Fantasy Baseball: depth chart analysis
Another week, another tour around the depth charts throughout the league.
The Padres acquired Pedro Ciriaco from the Red Sox on June 14, which proved to be prudent timing. Everth Cabrera came down with a hamstring injury a few days later, and Ciriaco has been the Padres' everyday option at short since June 19. He has only slashed .243/.282/.405 in 37 at-bats since becoming the starting shortstop, and his on-base percentage has been a bit inflated by two (!) intentional walks. However, he showed some signs of offensive competency with the Red Sox last season, and he should gain eligibility at several positions as the season wears on. Cabrera could return from the disabled list this week, but it will be worth monitoring the wires for any mention of his hamstrings, especially considering his main tool (speed) relies upon them. It would not be unreasonable to see Logan Forsythe see a start or two at short after Jedd Gyorko returns. Brewers 1B
News emerged over the weekend that Corey Hart, the right fielder turned first baseman, will miss the remainder of the 2013 season after undergoing knee surgery. The announcement does a heck of a lot for Juan Francisco's job security. Francisco has hit four home runs in 21 games since coming over from the Braves, but he has only slashed .200/.280/.431 over his 65 Milwaukee at-bats. Still, he must only beat out Yuniesky Betancourt for playing time, which is not a difficult task. The only real threat to Francisco's playing time at first would be an organizational decision to afford major league playing time to Hunter Morris, who is one of the few prospects of some intrigue in a weak, weak system. Morris only has a .240 average at Triple-A Nashville, but he has been able to slug .481 in his first season at the level. He has recorded an extra-base hit in 10.8 percent of his plate appearances, which would rank second on the Brewers' current major-league roster. Pirates SS
Starter: Jordy Mercer
Next: Clint Barmes
Clint Barmes opened the season as the Pirates' all-glove, no-bat shortstop, but his start Sunday was his first at the position since June 14. The string of non-starts has not been due to injury. Rather, manager Clint Hurdle prefers Jordy Mercer's ability with the bat to Barmes' with the glove. The two had been sharing time at the position since mid-May, but Mercer has earned the regular role with a .308/.400/.404 line over a two-week stretch. Compare this with the .222/.263/.309 mark Barmes has posted since he joined the team last season. Mercer has an even 7:7 K:BB since taking over the starting shortstop job, whereas Barmes has a 40:5 K:BB on the season. Mercer should be the starter moving forward, and Barmes should serve as a defensive replacement and receive the occasional start. Cardinals CF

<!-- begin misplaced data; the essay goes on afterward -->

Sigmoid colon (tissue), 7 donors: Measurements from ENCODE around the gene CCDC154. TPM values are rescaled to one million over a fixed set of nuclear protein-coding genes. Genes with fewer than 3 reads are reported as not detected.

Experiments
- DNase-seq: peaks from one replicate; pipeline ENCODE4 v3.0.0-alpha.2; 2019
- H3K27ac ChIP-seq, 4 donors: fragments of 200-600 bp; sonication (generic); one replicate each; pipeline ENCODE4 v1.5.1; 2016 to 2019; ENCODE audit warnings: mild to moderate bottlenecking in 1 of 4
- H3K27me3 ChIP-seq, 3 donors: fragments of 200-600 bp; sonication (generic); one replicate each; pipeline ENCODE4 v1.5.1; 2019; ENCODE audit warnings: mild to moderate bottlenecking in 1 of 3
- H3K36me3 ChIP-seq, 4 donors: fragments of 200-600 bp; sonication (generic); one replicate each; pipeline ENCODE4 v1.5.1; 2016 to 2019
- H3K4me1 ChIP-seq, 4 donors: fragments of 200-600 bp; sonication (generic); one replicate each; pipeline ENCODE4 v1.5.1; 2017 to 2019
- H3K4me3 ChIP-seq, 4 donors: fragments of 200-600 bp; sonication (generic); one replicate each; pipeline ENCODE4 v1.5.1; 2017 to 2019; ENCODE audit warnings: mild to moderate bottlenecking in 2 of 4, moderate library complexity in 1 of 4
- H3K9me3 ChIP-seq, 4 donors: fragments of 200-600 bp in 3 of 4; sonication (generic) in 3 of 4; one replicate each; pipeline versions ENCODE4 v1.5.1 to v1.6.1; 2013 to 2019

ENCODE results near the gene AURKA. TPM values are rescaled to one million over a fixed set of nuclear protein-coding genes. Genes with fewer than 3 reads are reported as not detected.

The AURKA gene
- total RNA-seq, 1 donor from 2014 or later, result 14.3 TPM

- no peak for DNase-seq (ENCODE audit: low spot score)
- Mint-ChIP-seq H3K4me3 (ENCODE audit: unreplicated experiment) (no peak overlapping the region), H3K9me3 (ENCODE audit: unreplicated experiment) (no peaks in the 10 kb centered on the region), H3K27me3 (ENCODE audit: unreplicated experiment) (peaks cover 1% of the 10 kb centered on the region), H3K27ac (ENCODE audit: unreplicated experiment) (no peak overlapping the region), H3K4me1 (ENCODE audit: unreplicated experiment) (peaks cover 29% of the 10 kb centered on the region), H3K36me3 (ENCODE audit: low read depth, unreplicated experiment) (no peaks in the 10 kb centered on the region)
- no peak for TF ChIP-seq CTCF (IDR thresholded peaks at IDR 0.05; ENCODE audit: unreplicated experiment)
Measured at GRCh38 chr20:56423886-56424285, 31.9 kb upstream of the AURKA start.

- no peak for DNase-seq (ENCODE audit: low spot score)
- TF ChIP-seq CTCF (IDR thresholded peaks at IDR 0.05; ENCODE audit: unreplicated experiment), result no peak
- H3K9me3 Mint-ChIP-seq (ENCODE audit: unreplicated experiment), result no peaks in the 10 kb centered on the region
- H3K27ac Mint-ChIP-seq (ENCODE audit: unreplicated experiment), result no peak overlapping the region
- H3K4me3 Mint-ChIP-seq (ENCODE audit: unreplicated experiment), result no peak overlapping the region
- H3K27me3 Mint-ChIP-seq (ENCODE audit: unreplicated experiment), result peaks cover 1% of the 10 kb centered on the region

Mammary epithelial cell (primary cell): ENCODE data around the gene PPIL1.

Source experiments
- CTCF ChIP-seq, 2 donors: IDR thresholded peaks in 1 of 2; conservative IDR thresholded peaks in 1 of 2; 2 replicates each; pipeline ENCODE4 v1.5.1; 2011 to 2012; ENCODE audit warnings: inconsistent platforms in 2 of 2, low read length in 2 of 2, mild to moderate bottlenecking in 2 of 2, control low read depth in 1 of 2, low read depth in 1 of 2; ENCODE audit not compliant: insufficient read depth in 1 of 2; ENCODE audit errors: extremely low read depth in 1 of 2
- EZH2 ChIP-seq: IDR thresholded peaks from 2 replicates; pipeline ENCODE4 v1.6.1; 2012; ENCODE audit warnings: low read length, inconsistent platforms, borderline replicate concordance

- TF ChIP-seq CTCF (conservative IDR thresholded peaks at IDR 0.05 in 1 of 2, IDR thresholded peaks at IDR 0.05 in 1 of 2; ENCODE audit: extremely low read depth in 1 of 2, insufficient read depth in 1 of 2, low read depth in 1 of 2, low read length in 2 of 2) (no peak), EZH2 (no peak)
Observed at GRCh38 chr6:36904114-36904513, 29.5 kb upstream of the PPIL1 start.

For the past few seasons, Jon Jay has been the Cardinals' little engine that could. Never a prospect of any sort of repute, he emerged in the St. Louis outfield in 2010 at the age of 25, and he went on to hit an even .300 over his first 381 major league games. He has hit .244 through Sunday, and he has not hit a home run since May 14. His struggles have been largely unexplained. His .283 BABIP is well below his career average of .336, but many of his other stats have been in line with those from previous years. Whatever the cause for his struggles, Shane Robinson has taken on a bigger role in center, especially when the Cards face left-handed pitching. Oscar Taveras, who entered the season as one of the top offensive prospects in the game, is not an imminent threat here. For one, he hit the minor league disabled list last week with an ankle injury. For two, he still needs to work on his approach against left-handed starters, as he has hit .222 against them in his first turn at Triple-A. Still, he could feasibly poach playing time from a struggling Jay come mid-August or September. Marlins LF
Justin Ruggiano needed a new outfield home after Giancarlo Stanton returned from the disabled list and crowded the Marlins' greeny areas. It looks like he has found one in Juan Pierre's territory. Pierre has 18 steals on the season, but a .288 OBP has allowed Ruggiano to steal six starts at the spot in the Marlins' last 10 games. Only half of those six starts have come against left-handed starters, and the starts should continue to come after Ruggiano hit .314/.340/.529 in June. Chris Coghlan could become a factor here, but he remains out indefinitely with a back injury. Mets 1B